Movie Talk with Sir Alan Parker
ID: 3DD-01-0036
Format: HD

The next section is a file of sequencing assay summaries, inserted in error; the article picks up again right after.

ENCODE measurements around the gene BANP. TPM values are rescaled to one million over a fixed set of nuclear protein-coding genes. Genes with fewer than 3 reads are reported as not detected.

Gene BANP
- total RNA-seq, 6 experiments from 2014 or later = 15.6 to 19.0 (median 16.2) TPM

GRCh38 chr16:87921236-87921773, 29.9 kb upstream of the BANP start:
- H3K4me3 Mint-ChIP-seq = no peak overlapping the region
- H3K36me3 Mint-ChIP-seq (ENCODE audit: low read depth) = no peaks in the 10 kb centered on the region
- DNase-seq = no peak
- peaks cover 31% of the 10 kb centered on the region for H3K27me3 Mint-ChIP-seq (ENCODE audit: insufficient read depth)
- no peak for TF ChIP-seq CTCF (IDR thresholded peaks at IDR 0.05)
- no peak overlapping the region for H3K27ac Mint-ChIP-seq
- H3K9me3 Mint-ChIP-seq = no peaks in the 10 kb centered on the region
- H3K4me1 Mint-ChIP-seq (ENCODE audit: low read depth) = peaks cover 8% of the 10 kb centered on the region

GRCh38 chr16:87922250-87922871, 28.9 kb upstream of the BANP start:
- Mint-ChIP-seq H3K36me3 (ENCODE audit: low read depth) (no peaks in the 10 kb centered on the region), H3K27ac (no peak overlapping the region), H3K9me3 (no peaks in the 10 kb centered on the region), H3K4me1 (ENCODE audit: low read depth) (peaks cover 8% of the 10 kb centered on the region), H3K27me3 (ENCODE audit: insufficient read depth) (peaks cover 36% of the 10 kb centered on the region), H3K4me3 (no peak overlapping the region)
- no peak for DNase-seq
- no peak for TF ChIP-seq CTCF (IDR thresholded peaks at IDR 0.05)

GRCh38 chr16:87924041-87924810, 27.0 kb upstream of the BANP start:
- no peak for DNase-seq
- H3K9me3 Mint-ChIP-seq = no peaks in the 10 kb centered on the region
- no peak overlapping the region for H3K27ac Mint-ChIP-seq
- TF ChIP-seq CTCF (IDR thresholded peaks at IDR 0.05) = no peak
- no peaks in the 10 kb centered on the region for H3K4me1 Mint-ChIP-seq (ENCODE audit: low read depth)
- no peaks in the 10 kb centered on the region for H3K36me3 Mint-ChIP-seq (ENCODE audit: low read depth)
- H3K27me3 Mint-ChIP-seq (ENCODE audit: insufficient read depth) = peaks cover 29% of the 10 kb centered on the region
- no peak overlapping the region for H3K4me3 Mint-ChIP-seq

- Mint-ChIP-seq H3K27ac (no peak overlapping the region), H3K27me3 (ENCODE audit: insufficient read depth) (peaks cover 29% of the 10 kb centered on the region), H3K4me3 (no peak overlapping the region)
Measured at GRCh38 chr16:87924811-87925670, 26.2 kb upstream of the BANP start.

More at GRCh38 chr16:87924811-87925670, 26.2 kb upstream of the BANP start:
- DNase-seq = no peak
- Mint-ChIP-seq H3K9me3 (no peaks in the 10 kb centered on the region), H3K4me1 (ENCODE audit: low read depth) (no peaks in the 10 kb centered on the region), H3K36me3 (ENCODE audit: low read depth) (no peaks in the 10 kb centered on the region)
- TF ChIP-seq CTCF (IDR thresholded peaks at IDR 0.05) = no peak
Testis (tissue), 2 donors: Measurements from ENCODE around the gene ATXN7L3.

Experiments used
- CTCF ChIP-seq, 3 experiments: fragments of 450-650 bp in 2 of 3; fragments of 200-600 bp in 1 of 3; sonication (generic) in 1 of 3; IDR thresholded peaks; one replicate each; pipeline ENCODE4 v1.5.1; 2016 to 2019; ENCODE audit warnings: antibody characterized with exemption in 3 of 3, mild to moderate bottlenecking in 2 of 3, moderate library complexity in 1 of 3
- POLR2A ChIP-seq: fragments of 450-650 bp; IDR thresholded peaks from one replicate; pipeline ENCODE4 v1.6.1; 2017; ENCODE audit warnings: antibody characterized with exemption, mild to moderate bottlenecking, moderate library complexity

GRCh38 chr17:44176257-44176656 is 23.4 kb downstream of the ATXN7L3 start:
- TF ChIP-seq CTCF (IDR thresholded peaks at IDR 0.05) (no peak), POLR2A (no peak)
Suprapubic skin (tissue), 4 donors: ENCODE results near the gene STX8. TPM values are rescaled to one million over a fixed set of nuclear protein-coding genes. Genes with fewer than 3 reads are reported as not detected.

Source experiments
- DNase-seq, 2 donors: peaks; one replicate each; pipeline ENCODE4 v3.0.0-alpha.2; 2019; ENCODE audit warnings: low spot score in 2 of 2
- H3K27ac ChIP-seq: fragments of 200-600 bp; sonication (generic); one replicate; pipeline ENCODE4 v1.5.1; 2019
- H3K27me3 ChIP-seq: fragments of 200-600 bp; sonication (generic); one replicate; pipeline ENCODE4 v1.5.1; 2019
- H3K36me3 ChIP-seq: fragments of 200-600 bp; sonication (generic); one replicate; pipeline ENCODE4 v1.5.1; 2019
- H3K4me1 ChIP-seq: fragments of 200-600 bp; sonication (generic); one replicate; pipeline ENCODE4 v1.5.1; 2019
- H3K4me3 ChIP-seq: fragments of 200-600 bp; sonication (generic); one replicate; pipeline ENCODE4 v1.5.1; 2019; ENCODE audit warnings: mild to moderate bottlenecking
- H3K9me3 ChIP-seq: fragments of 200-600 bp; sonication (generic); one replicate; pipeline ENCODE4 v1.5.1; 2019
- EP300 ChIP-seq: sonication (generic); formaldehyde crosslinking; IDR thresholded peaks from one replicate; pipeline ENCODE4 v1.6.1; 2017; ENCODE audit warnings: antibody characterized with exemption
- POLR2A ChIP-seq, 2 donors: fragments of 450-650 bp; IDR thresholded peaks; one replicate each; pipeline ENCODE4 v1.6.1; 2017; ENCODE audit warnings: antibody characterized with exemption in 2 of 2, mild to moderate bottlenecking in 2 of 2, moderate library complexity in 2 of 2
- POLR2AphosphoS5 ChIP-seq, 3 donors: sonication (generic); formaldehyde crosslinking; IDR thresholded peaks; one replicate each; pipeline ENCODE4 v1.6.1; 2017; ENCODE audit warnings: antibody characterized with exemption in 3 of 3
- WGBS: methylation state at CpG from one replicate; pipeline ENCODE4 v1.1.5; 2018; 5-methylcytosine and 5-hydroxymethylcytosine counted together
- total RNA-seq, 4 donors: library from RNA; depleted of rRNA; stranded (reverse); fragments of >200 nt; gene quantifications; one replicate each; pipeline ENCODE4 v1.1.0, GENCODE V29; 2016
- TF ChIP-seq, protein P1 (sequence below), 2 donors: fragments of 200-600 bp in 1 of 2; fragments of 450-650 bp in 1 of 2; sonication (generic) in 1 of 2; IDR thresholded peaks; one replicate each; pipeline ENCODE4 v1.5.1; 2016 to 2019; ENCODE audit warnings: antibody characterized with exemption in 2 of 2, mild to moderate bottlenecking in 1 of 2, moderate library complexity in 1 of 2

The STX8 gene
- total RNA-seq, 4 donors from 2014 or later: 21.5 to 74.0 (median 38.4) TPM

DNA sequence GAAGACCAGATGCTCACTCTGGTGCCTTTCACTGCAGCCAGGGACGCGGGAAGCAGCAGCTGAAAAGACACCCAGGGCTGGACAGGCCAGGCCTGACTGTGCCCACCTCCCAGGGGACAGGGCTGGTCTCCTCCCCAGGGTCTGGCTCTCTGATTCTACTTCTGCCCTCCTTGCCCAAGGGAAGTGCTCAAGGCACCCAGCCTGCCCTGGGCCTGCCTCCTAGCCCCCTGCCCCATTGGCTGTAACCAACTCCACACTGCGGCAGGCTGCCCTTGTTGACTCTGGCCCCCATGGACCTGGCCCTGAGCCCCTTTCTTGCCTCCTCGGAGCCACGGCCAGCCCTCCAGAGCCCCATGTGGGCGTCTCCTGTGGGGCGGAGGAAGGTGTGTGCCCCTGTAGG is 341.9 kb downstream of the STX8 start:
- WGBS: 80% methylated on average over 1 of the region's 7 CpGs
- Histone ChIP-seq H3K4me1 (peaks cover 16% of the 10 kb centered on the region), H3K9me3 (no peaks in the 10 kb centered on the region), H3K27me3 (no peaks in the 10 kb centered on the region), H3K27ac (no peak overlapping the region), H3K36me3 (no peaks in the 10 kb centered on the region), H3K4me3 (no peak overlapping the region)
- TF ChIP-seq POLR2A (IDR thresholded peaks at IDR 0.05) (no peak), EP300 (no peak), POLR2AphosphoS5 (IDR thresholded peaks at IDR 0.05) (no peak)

Sir Alan Parker discusses his film Bugsy Malone 1976 and how it was adapted for the stage and performed at London's Lyric Theatre as well as his film The Commitments also being staged in the West End. Busy Malone was inspired by old gangster films and musicals, he had decided to make it because he had four small children at the time. It's still a very popular film now, maybe thanks to Jodie Foster who became a big star and went on to film Taxi Driver shortly after. Parker says he doesn't think Bugsy should ever be re-made. Midnight Express 1978 was a gritty, tough prison movie - more his style - and the film he considers to be his debut. Parker admits to being mischievous and wanting to confuse critics. He says he has chosen film projects of broadly differing subject matters in order to do this. Fame 1980 is about the brutality and pain of trying to make it in the arts and become famous. It was very exciting to make throughout and took 3 days to film the famous dancing amongst the traffic scene in New York, they created a real traffic jam and took over the street until the police shut them down. Shoot the Moon 1982 a book by Bo Goldman. Parker co-wrote the screen play with Bo, he says it was a very personal and serious film about a family breaking up and an important part of his work. Pink Floyd 1982 The Wall which holds the narrative with only images and powerful music which pre dates MTV. Gerald Scarfe was the animator who created the animation side of the film. Angel Heart 1987 is the next film discussed, hugely atmospheric, filmed in the rough side of New Orleans and New York starring Mickey Rourke and Robert De Niro. Parker had never seen this new kind of acting before, he was used the British theatrically trained style but this was intuitive and instinctive. De Niro and Rourke were dangerous, it wasn't like shooting scenes with them it was more like a boxing match. Mississippi Burning 1988 was a politically sensitive film that Parker re-wrote to make more political. Gene Hackman was amazing in the film, a classic film actor. The Commitments 1991 set in Dublin was next and based on the book by Roddy Doyle who was very happy with how faithfully accurate the film was. Evita 1996 was where Parker spent time with Madonna who played Eva Peron they shot the film and then spent 4 months working on the music. Madonna was magnificent and real hard worker. Eva Peron was both loved and hated in Argentina, again another politically sensitive film for Parker. Parker then discusses his involvement in the British Film Industry. To get more British films made, especially the UK financed films from the likes of indigenous filmmakers Ken Loach and Mike Leigh alongside the many bigger-budget studio films made in Pinewood, Shepperton and Leavesden yet financed by America. He ends the interview with advice for any up and coming director, it's simply that they must always have something say.